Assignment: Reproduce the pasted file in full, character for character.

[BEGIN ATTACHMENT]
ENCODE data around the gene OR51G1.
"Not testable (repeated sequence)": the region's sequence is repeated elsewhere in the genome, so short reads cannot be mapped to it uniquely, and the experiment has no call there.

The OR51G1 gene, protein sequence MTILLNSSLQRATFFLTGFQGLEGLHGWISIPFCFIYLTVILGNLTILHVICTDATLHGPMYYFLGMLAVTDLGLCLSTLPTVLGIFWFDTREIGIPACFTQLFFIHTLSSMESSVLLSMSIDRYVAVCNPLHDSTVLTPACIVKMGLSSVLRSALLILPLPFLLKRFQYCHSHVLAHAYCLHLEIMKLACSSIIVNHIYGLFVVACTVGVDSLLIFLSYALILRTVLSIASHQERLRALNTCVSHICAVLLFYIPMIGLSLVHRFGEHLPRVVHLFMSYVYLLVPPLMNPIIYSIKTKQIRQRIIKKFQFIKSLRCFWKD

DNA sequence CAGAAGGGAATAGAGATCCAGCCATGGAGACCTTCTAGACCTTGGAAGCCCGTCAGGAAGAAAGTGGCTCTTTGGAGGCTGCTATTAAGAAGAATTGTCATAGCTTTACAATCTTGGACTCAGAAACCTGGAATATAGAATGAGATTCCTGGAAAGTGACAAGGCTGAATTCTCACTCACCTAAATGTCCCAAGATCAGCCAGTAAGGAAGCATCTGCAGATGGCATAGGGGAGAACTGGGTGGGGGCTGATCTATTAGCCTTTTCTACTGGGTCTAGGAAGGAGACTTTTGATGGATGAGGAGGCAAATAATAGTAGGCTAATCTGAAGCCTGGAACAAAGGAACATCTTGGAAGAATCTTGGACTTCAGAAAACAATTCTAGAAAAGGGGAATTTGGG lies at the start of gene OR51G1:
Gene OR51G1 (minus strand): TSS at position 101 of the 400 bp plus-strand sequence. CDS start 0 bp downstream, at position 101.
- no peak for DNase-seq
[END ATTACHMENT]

ENCODE data around the gene OR51G1.
"Not testable (repeated sequence)": the region's sequence is repeated elsewhere in the genome, so short reads cannot be mapped to it uniquely, and the experiment has no call there.

The OR51G1 gene, protein sequence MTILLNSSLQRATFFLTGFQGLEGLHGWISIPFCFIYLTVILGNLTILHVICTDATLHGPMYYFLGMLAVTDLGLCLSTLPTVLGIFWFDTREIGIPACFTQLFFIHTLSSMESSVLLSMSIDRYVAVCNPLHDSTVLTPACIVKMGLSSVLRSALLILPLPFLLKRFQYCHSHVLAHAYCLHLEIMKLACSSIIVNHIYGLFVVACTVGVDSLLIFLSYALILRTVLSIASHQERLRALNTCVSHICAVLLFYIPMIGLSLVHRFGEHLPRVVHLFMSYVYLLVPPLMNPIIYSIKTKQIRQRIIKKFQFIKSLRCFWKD

DNA sequence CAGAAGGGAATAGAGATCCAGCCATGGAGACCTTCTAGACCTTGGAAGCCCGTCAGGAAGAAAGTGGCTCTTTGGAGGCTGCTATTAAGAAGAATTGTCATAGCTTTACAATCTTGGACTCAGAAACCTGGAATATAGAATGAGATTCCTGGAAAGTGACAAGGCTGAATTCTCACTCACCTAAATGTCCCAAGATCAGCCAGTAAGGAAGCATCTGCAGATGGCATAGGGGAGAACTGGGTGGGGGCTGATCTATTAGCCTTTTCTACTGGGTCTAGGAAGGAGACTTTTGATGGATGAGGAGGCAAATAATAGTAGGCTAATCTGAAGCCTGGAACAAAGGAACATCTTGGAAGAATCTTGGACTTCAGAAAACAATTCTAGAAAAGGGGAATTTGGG lies at the start of gene OR51G1:
Gene OR51G1 (minus strand): TSS at position 101 of the 400 bp plus-strand sequence. CDS start 0 bp downstream, at position 101.
- no peak for DNase-seq